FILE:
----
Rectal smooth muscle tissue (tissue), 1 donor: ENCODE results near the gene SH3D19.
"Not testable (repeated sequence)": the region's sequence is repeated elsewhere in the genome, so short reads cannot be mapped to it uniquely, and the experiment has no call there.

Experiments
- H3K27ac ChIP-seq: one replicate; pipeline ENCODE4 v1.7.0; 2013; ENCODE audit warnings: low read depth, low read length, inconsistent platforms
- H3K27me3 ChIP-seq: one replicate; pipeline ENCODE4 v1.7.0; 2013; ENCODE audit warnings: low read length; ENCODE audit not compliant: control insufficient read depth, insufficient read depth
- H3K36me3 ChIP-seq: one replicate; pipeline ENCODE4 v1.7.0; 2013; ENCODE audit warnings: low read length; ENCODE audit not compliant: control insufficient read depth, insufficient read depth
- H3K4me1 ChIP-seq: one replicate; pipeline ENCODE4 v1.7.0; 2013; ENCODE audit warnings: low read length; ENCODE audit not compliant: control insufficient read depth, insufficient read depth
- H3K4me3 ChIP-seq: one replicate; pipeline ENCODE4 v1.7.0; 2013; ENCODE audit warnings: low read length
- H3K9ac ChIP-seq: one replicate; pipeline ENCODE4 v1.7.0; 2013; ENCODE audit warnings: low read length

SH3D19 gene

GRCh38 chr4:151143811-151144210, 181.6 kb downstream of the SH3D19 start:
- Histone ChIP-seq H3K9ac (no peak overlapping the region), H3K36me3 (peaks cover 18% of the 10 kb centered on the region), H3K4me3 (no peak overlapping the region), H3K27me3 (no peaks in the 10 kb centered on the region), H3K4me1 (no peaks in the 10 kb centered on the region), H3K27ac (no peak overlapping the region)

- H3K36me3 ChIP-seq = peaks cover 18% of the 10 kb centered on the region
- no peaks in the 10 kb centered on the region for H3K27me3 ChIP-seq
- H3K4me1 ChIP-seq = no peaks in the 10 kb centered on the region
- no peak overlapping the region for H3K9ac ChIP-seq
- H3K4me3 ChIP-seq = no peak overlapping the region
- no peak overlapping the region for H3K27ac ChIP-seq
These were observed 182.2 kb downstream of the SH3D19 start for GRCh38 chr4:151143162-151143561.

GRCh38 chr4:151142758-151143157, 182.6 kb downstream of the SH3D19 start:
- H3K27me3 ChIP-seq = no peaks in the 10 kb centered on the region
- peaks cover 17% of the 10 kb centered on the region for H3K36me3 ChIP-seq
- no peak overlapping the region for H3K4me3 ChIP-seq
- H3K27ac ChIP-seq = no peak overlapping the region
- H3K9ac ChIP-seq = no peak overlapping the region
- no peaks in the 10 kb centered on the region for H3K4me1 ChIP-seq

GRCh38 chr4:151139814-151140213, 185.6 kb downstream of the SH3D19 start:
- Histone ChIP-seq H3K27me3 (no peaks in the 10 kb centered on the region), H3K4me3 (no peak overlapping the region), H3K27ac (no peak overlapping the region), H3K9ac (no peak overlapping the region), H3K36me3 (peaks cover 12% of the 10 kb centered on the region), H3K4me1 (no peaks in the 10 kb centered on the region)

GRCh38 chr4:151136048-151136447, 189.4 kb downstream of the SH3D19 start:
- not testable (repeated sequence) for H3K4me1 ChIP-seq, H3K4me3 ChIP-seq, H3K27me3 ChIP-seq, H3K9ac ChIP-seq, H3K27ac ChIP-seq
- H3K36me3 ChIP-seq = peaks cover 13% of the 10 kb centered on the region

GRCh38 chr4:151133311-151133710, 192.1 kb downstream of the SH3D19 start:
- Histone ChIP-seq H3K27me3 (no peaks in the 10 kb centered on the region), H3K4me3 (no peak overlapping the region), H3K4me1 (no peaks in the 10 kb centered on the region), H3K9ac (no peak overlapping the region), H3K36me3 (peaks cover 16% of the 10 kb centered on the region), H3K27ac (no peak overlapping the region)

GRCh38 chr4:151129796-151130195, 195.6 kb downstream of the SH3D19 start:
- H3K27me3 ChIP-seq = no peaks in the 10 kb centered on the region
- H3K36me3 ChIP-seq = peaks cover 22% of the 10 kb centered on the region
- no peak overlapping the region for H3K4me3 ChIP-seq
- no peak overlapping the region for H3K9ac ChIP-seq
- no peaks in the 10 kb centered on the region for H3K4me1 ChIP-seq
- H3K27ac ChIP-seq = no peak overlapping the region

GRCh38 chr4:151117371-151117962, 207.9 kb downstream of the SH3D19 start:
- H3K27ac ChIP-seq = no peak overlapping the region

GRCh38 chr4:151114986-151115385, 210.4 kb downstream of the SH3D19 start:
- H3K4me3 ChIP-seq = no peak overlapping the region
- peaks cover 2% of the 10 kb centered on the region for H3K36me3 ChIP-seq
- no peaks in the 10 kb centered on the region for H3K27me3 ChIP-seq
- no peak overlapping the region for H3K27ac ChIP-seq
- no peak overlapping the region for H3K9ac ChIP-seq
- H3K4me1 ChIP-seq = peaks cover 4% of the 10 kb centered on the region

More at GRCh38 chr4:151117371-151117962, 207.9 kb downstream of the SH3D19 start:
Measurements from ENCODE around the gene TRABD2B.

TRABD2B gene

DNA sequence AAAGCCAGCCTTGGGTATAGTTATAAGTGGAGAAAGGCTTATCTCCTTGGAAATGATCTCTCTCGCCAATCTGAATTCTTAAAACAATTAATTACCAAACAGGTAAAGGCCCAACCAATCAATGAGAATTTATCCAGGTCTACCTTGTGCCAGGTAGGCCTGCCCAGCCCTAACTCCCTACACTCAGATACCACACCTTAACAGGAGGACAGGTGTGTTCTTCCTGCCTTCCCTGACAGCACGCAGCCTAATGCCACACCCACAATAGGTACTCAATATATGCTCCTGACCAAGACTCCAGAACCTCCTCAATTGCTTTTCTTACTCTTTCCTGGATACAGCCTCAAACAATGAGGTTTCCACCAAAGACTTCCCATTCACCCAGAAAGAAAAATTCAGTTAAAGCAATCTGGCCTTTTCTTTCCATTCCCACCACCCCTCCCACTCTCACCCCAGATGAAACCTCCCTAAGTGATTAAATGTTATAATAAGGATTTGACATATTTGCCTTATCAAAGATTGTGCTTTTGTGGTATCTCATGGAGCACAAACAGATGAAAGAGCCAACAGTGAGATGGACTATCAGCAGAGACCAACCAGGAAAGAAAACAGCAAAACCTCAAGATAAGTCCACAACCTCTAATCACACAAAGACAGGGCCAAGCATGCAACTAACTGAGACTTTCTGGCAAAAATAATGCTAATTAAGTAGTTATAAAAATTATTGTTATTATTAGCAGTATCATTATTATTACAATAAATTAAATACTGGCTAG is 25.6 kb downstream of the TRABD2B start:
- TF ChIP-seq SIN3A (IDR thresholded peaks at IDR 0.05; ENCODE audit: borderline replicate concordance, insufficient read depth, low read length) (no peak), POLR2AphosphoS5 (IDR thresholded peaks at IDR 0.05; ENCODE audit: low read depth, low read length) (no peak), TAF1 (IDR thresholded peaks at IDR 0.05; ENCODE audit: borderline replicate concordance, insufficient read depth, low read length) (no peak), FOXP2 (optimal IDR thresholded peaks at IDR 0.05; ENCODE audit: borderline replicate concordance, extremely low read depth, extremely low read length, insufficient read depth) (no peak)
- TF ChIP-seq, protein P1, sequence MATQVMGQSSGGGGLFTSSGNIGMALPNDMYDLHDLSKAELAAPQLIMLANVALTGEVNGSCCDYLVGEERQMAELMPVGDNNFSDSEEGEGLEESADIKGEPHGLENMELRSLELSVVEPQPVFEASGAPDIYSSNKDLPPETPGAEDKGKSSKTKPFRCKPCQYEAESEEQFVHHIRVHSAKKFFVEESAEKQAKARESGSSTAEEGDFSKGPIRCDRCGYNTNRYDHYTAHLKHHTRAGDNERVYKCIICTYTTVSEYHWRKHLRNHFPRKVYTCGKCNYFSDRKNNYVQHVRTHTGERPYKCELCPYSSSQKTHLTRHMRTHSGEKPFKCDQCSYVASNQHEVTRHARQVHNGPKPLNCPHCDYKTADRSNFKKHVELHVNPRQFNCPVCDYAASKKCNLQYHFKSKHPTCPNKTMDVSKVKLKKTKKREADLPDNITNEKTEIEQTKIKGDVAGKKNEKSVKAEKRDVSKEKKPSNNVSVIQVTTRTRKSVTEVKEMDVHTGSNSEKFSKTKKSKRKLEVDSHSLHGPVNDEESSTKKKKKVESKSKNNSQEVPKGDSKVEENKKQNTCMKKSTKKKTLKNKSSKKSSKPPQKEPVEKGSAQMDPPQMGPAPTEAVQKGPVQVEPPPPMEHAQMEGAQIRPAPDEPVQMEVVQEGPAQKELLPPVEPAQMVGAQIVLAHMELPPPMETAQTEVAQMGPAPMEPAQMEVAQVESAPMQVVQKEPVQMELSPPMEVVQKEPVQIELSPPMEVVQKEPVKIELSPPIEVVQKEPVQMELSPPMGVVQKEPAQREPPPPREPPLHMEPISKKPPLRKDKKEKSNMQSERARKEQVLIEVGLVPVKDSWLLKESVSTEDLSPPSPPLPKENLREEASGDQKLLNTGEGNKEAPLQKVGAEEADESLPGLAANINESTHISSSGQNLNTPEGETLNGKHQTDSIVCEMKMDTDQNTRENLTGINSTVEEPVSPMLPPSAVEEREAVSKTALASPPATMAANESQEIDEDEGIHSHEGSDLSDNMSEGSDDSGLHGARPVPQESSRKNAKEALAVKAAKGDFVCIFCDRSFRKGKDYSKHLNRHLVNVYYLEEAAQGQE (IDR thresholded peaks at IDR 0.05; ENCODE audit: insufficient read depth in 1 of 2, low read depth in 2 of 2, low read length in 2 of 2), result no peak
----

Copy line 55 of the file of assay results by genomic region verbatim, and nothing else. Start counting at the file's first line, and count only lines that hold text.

- TF ChIP-seq, protein P1, sequence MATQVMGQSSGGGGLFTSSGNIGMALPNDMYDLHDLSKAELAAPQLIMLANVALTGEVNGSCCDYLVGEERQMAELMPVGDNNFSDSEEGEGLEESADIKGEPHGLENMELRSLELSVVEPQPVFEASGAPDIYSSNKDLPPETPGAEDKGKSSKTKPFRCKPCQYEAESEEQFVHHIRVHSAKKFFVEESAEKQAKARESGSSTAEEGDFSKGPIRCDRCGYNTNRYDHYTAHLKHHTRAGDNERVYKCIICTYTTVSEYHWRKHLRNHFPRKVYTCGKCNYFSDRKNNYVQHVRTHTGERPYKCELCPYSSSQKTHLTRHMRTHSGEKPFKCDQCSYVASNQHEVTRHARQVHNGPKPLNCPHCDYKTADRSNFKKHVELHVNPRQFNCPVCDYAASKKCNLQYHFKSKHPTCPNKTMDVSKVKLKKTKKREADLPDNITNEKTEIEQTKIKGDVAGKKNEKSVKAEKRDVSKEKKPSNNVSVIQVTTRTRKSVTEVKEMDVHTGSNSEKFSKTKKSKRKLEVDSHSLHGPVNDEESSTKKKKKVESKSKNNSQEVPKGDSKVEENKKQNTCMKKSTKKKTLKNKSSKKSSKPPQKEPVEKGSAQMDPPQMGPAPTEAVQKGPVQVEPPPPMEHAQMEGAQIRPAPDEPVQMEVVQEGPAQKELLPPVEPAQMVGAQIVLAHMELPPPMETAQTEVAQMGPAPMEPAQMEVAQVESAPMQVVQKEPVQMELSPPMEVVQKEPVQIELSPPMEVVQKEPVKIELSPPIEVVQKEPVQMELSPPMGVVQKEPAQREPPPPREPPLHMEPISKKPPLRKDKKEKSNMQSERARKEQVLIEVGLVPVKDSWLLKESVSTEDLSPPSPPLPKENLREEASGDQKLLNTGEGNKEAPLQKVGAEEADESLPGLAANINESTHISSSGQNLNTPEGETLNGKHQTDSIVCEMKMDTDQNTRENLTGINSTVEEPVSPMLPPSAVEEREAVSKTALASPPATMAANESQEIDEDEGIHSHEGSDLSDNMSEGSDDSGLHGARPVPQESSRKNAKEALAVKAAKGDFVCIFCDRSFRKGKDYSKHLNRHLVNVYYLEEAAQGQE (IDR thresholded peaks at IDR 0.05; ENCODE audit: insufficient read depth in 1 of 2, low read depth in 2 of 2, low read length in 2 of 2), result no peak